Library Journal
Kraft's (Passionate Spectator) latest pseudo-memoir by Peter Leroy, a quirky, intelligent, and admittedly unreliable narrator, recalls the summer he was 15, when he built an aerocycle in his garage and traveled 4000 miles from his hometown of Babbington, Long Island, to New Mexico and back. Leroy, a self-described hapless dreamer, is now a "seat-of the-pants memoirist." As he puts it, "You don't write about your life; you live your memoirs." After receiving a cryptic postcard from a childhood classmate, Peter and his wise, ever-indulgent wife, Albertine, return to Babbington to find that city planners have re-engineered the town to its full 1950s glory. Central to the myth is Leroy's legendary flight as the Birdboy of Babbington, which overlooked some technicalities that Leroy has been meaning to clear up for decades. This is an earnest, warmly nostalgic flight of fancy dotted with philosophical musings on the nature of fiction vs. reality, memory, and loss. Unfortunately, as the first of a planned trilogy, it seems slight, and the abrupt cliff-hanger disappoints. Buy where Peter Leroy's other screwball adventures are popular. Christine Perkins, Burlington P.L., WA Copyright 2006 Reed Business Information.
Kirkus Reviews
The past is recaptured in accents ruefully funny enough to turn Marcel Proust into Jacques Tati, in the latest Chronicle of Peter Leroy. It's a dual narrative, in which middle-aged Peter (who now lives in Manhattan with his unflappable wife Albertine) is recalled to his hometown of Babbington, Long Island to set the record straight regarding his celebrated flight (as the teenaged "Birdboy of Babbington") to New Mexico, in a homemade "aerocycle" built in his family's garage. The years have elevated Peter's daring feat to the status of local legend. The truth is sadly more mundane ("My longest sustained period of flight might have covered six feet. For the rest of the outbound trip, I was on the ground, ‘taxiing' "). As Peter recalls events preceding and complicating this venture, Kraft deftly juxtaposes past and present, subjecting any possible grandiosity on Peter's part to Albertine's irreverent wit. (She isn't at her best here, but does manage to become hospitalized following a "dogboarding" accident.) The narrative sputters, as Kraft indulges his penchant for (and, to be fair, mastery of) the art of digression, treating us to meditations on the nature of memory and the affliction of "antinostalgia" (the overwhelming urge to be somewhere else), principles of aerodynamics as (almost) explained in the popular magazine "Impractical Craftsman," Peter's developing relationship with his sometimes unreadable father ("the Grand Naysayer") and the nonscience of "pataphysics," as articulated by waggish French surrealist author Alfred Jarry. This first volume in a planned trilogy) improves as it moseys along, culminating in Albertine's benevolent abduction by admiring "flyguys" (airborne EMTs) andthe imminent voyage of the unconventional aircraft (inevitably) dubbed "The Spirit of Babbington."Still, only sporadically equal to the best of the Chronicles. But if you're a Peter Leroy completist, don't even think of missing it.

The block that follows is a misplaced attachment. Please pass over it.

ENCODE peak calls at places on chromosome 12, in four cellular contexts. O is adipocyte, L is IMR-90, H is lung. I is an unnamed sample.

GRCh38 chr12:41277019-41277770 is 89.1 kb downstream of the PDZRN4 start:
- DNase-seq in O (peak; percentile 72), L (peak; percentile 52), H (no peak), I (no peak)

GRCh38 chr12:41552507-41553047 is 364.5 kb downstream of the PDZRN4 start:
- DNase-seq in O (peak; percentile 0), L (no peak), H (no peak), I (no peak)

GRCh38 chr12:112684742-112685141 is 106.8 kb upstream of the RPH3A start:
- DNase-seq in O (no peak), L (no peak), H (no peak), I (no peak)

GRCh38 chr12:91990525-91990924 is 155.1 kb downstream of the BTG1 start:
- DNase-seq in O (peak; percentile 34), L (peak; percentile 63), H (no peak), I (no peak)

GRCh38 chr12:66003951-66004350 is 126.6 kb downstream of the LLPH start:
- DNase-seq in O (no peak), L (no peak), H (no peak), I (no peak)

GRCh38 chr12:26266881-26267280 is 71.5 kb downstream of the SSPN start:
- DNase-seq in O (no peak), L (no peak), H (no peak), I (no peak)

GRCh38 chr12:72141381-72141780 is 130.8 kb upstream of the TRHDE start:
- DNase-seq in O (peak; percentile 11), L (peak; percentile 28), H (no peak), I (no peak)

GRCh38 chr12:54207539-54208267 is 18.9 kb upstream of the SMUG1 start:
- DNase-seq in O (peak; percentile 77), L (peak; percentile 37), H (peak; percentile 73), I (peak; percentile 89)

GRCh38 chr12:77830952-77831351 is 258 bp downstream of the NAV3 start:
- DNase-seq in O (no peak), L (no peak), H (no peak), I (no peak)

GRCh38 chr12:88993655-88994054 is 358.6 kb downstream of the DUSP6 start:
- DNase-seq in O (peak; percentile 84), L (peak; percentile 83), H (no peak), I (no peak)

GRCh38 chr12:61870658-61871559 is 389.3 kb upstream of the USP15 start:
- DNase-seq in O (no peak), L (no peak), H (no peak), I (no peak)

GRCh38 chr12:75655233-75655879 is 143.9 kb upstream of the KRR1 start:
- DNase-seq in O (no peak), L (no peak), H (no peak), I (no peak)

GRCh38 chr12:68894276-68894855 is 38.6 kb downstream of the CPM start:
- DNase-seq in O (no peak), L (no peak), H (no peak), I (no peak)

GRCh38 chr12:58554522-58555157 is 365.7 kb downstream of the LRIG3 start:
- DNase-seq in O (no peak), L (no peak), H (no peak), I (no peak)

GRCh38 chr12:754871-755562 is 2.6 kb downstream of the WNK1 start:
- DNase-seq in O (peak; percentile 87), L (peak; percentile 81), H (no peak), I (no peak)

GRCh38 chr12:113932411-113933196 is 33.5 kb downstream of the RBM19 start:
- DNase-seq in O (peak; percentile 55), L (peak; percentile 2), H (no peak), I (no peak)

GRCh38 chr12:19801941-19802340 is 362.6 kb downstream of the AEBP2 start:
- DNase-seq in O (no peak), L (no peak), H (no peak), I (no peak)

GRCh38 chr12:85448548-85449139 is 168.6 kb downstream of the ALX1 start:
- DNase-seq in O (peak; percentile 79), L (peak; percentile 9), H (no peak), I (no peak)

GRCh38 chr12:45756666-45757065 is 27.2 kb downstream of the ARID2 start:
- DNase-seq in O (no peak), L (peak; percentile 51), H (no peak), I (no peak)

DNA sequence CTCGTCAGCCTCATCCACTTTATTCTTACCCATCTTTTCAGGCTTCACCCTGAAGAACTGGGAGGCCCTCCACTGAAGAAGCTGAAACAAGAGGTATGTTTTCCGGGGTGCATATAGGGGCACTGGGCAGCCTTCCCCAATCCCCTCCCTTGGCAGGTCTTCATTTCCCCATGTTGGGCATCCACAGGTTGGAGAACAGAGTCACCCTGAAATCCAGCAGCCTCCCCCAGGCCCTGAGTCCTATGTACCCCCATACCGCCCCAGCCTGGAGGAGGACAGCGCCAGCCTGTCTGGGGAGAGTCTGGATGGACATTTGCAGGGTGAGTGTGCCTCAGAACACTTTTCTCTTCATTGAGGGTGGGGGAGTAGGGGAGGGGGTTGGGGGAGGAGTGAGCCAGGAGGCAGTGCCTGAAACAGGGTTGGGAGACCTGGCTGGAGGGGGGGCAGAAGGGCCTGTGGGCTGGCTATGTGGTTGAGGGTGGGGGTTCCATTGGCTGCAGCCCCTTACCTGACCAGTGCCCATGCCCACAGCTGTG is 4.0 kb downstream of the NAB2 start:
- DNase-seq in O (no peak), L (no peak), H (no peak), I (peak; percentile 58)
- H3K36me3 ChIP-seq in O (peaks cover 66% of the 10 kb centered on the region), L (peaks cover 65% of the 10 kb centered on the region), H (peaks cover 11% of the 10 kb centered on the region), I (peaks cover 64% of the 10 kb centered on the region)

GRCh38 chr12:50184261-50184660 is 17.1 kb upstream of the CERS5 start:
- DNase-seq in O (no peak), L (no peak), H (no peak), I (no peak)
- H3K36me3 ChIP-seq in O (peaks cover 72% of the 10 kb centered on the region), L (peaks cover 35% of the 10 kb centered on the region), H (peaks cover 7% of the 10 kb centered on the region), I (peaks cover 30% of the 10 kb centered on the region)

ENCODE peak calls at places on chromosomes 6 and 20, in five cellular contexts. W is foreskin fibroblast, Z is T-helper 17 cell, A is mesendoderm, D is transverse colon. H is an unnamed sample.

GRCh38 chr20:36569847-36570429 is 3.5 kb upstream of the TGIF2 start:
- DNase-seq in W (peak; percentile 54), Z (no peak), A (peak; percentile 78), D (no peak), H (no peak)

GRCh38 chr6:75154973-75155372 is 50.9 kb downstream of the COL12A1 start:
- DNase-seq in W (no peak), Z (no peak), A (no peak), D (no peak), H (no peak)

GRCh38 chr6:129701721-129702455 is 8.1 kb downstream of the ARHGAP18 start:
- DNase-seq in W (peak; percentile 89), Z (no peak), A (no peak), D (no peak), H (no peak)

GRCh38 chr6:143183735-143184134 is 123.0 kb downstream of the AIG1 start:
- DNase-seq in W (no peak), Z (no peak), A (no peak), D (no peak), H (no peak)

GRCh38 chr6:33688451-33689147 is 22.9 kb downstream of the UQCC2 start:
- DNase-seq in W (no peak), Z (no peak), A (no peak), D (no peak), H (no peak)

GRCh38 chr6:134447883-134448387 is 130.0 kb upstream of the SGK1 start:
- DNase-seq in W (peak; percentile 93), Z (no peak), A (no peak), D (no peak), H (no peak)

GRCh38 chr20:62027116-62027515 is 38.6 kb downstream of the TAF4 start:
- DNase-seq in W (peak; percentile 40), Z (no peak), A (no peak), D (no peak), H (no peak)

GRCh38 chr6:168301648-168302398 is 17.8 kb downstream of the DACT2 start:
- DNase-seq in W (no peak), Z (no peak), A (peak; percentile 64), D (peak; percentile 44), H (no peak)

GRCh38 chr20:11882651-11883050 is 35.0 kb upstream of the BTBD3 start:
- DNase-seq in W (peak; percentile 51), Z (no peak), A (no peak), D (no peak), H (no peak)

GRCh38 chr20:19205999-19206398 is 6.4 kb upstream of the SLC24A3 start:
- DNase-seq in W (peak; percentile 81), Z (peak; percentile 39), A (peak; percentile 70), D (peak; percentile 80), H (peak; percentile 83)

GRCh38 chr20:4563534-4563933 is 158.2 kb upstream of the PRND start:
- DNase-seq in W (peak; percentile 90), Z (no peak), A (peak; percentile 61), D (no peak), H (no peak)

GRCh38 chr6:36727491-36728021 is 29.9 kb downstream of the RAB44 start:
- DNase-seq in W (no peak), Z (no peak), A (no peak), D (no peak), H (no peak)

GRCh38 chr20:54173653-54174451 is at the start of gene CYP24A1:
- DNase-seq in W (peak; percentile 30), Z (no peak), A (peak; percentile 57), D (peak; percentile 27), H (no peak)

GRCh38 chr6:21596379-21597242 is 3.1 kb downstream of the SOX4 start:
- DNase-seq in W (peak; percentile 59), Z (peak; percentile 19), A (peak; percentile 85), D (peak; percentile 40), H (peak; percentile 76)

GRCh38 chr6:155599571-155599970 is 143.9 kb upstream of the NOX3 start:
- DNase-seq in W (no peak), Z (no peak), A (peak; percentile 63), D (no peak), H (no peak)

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Product Details

St. Martin's Press
Publication date:
Edition description:
First Edition
Product dimensions:
5.75(w) x 8.54(h) x 0.88(d)

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Meet the Author

Eric Kraft has taught school, written textbooks, and was co-captain of a clam boat, which sank. He was the recipient of a fellowship from the National Endowment for the Arts and has been awarded the John Dos Passos prize for Literature. The author of nine previous novels, he and his wife live in St. Petersburg, Florida.